Mercedes Mom

She is the Mercedes Mom. That is what I call her. I guess she could call me the Honda Mom. How sad that I am identifying her by the car she drives. You see, I don’t know her name.

She and I spend an hour together each week. We both walk into the gymnasium. We glance at each other and say hi as we find our separate seats on the metal bleachers.

She pulls out her Kindle. I pull out my magazine or my blackberry.

My young son asks her young son to play.

She and I exchange smiles.

We continue reading in our own worlds.

My older son and her older son follow the instructions for their p.e.-type class.

The little girls who think they “own the place” cause a bit of trouble in the bleacher area. Mercedes Mom and I glance at each other. We each shake our heads and roll our eyes.

Our boys get a little loud. We both tell them to make sure to quiet down. They start running on the bleachers. “Stop and find a place to sit,” we both caution.

Mercedes Mom and I seem to be very similar except for the one comment she made a few weeks ago.

“I detest this hour,” she said in her frazzled voice.

I cringed. I know frazzled. I often feel frazzled, but I actually enjoy this hour. I enjoy watching my son thrive in his class. I enjoy watching for his thumbs up signal. I enjoy watching my younger son as he meets new friends and makes sure he brings enough “good guys and bad guys” action figures for his friends waiting on the bleachers. I enjoy sitting with a magazine or my phone and just being in the moment.

Detest is not the word I would have chosen. Maybe we aren’t that similar. Maybe she has a much deeper story behind her word choice.

Maybe this week I will ask her name.

I’m attempting to take part in the “The Fifth Annual Slice of Life Story Challenge” through the month of March. The challenge is run by Two Writing Teachers.

10 thoughts on “Mercedes Mom

  1. says:

    Looking for the thumbs up signal- yes, that is such a special moment. I hope you will be able to connect with the other mom and that you positiveness will be a model for her. Enjoy the moments! I enjoyed your creative thoughts here.

  2. Maria says:

    Love this slice! I am with you. While I hate to leave the house (and maybe something within that caused her comment), I do enjoy the time to quietly read while I wait during a lesson or a sporting event. That way there is no laundry to do or dishes to clean up. At least none that I can see.

  3. says:

    I love this piece in several different ways. First, it reminds me of the zillion hours I have spent sitting in gyms, waiting for my sons, now almost out of high school, to finish their basketball practices. Second, I love the short paragraphs, the parallel structure of what Mercedes mom is doing and you are doing, then how you kind of share the experience. Your ending totally surprised me. Like you, I was sometimes tired, sometimes wished I could go home, but I never detested any hour I spent with my kids. Hope you really do end up talking to her, and finding out her name, and maybe even posting about your conversation, so the rest of us can know more…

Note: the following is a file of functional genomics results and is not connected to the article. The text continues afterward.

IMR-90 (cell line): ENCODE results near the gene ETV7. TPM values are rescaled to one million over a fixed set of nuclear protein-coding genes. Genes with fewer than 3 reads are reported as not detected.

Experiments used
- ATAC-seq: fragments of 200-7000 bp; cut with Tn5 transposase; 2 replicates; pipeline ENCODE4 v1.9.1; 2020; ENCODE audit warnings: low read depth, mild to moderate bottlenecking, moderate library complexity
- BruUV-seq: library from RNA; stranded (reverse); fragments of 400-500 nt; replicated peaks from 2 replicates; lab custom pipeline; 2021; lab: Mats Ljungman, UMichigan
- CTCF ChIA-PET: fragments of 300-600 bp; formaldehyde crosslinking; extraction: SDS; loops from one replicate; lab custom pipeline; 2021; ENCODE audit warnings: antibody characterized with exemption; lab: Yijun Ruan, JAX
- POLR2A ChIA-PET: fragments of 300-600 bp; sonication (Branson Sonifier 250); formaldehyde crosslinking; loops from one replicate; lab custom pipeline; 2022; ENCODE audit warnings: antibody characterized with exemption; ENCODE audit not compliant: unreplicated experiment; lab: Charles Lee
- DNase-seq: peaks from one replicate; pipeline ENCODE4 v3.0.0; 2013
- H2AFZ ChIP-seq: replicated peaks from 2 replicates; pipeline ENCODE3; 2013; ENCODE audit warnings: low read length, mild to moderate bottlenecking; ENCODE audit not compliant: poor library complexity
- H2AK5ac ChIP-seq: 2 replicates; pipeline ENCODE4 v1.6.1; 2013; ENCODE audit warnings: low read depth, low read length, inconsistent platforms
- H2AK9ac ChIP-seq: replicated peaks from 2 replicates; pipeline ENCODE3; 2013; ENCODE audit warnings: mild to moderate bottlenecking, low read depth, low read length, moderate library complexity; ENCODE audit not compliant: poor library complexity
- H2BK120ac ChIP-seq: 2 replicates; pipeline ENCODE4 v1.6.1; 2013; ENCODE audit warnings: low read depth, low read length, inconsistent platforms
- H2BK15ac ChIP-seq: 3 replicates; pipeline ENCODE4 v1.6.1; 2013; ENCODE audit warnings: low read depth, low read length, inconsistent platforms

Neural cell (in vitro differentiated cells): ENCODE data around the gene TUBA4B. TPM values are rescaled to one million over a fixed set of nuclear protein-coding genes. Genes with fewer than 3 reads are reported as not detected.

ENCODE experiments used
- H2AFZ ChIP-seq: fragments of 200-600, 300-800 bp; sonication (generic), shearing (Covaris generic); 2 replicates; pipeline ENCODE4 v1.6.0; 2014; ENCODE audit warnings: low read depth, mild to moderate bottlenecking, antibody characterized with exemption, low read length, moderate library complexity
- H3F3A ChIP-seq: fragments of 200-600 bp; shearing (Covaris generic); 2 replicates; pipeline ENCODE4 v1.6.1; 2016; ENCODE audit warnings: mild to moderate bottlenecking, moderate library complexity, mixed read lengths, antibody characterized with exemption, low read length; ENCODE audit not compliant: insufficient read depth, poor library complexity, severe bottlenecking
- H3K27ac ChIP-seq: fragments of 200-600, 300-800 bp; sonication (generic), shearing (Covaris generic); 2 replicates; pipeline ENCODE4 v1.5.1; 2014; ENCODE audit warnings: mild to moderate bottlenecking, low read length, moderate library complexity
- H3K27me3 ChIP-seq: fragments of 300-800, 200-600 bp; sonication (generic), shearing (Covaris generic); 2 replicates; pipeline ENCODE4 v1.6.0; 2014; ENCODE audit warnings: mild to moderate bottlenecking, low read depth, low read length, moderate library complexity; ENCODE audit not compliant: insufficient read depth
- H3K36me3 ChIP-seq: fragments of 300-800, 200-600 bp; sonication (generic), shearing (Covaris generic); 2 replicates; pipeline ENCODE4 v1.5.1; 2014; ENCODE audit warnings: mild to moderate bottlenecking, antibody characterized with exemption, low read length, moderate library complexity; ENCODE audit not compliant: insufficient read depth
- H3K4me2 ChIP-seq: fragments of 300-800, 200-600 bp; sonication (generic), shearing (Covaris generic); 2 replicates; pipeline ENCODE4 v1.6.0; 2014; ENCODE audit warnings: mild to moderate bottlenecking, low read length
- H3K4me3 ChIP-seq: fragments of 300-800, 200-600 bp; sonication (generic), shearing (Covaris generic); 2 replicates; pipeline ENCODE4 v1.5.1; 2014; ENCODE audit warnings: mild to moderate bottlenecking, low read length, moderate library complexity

4. pamelafernuikhodges says:

    Love the short sentences.
    “I detest this hour,” she said in her frazzled voice. This sentence says so much about her. Her choice of words, and how she said it.
    I want more!! What is her name? What is her story?

  5. says:

    Very interesting. I wonder why? Perhaps she is lonely? Perhaps it will take you to help her enjoy the time with a new friend. Or she might just be a snot. But I guess there’s only one way to find out!

  6. I wonder if she feels socially awkward or if she doesn’t like the racket of kids at play. I enjoyed your description. I’ve been that reading Mom on the bleachers in the gym several times. If not the Mercedes, how else could you describe this Mom? I wonder what her name is! Or what she does like about her forays into her child’s world?

  7. says:

    Like Lee Ann, I’m wondering if she was embarrassed at having to tell her son to be quiet or if she just wanted to make contact but was a little awkward. I really liked the way you did a little back-and-forth between what she did and what you did. “She pulls out her Kindle. I pull out my magazine or my blackberry. My young son asks her young son to play. She and I exchange smiles.” It made helped me to visualize, to compare and contrast.

  8. says:

    I love everything about this post, from the parallels between you and Mercedes Mom to her shocking statement, to your wondering about her story. My favorite line in your slice is your last…showing your resolve (to figure her out)and your hope that perhaps there’s more to her than a disappointing comment.

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